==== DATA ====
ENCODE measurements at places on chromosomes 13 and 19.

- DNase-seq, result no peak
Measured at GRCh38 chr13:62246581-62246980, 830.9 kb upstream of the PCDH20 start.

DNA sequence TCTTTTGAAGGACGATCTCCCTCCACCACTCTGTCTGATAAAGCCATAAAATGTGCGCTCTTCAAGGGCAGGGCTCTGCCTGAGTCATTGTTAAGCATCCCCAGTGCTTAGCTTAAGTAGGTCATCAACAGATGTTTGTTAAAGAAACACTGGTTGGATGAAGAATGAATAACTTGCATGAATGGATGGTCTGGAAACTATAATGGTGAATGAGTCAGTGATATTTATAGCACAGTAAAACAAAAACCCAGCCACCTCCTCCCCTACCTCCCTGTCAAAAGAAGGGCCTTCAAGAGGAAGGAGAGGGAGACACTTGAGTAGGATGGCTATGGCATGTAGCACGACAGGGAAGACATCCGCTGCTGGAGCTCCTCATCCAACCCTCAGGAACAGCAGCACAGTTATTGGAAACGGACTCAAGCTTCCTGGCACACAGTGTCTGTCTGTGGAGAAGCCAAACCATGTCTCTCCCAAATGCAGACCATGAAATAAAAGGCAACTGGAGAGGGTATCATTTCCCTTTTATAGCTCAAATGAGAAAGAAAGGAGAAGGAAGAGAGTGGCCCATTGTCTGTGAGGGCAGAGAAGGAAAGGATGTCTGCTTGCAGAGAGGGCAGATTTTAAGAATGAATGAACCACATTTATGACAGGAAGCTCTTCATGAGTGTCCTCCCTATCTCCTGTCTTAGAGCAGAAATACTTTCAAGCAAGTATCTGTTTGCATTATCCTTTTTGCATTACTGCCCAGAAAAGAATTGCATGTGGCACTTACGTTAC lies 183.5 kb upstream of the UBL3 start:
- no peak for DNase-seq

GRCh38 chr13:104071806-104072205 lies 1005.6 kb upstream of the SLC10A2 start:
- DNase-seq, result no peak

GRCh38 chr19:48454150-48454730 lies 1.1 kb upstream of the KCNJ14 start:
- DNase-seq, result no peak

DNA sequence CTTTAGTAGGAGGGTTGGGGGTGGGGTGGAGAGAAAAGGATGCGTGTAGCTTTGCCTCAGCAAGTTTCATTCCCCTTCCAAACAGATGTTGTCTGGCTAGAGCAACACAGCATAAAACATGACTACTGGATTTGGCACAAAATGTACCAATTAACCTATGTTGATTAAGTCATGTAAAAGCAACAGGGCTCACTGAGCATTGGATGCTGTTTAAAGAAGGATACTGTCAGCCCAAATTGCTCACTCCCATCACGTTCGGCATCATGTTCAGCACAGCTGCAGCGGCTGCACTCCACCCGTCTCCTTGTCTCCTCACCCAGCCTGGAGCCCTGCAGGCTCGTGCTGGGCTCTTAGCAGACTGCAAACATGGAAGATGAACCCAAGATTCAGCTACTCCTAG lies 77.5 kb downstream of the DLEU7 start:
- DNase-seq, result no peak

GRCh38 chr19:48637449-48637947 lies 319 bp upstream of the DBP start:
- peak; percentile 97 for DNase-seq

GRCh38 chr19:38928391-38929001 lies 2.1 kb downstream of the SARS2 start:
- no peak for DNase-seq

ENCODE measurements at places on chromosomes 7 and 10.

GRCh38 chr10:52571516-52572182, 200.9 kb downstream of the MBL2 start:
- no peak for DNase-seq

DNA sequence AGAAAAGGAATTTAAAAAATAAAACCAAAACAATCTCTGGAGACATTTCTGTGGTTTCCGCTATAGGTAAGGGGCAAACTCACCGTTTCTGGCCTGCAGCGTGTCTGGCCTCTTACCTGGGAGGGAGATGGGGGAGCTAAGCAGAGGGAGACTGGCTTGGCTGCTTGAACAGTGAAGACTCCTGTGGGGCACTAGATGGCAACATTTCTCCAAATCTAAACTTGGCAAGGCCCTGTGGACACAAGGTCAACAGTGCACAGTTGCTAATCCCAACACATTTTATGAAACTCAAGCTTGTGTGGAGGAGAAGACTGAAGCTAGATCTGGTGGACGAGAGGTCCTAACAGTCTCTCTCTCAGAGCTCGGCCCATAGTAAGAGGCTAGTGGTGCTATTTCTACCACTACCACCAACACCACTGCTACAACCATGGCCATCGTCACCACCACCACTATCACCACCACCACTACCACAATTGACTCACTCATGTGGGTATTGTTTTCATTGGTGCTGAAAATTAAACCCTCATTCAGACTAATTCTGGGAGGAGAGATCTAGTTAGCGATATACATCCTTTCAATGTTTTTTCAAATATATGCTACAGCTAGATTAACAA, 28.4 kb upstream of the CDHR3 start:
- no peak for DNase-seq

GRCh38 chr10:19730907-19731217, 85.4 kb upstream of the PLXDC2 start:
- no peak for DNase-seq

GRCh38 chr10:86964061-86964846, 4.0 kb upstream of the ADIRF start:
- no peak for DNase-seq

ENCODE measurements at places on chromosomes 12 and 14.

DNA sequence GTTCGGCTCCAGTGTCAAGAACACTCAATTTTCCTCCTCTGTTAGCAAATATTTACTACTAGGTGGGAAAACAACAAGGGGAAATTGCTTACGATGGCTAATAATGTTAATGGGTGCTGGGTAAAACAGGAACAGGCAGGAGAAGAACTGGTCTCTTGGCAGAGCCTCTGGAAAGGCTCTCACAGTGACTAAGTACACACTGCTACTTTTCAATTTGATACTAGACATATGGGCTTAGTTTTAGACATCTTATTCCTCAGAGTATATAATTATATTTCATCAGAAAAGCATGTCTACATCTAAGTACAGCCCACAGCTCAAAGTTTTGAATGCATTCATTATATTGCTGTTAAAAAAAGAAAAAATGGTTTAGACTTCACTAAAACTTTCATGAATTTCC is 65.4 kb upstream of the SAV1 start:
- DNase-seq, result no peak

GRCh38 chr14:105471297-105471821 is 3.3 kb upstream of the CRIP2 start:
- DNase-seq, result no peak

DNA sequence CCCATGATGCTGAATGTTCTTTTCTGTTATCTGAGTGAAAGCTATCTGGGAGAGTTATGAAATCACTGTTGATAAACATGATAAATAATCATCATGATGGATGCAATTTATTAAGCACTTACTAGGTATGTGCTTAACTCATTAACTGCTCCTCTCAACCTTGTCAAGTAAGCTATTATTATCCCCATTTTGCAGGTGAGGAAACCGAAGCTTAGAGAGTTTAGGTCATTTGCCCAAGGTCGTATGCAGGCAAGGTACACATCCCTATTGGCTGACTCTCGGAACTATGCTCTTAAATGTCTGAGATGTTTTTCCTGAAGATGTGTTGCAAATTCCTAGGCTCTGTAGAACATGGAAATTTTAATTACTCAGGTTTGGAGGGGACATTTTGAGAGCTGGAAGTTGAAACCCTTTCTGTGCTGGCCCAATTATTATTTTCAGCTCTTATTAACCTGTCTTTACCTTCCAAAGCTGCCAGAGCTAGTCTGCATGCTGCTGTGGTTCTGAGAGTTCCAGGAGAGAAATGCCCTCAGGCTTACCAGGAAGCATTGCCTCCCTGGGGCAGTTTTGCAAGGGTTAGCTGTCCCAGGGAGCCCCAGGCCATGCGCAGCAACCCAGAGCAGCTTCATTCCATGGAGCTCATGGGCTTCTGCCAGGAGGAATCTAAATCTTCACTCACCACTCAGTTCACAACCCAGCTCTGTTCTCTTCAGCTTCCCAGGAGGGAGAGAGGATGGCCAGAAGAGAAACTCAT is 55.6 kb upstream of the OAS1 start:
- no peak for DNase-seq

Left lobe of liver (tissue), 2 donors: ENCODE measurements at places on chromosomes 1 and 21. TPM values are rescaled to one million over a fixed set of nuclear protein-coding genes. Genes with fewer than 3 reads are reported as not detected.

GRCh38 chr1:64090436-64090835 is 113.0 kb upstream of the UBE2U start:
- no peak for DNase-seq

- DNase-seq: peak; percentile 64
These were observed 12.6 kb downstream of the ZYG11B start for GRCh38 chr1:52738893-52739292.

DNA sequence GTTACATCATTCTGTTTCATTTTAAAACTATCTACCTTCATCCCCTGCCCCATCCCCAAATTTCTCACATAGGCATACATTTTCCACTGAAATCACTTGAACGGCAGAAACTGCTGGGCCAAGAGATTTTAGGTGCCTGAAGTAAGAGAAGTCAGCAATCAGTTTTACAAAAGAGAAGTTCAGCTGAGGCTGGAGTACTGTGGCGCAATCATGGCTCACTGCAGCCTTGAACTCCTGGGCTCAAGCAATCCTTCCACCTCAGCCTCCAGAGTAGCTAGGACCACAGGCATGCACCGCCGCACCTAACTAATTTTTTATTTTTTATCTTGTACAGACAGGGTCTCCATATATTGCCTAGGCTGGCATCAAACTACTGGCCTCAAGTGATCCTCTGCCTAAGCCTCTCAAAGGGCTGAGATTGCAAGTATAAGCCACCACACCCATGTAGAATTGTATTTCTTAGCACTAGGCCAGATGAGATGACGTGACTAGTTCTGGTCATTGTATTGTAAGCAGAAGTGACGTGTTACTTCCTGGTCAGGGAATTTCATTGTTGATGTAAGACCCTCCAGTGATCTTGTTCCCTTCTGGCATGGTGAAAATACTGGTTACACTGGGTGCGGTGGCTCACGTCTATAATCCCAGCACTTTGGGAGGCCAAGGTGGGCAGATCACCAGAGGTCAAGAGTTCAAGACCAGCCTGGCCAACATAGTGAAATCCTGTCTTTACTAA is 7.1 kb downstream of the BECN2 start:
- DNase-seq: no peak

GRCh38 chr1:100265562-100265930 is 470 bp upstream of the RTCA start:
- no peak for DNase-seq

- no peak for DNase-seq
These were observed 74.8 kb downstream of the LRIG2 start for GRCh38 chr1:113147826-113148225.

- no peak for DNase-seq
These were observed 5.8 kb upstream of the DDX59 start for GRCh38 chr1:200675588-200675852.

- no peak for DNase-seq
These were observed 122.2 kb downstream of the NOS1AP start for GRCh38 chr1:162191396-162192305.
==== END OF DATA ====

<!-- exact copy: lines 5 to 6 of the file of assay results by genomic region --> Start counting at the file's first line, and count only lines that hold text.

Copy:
- no peak for DNase-seq

GRCh38 chr13:104071806-104072205 lies 1005.6 kb upstream of the SLC10A2 start: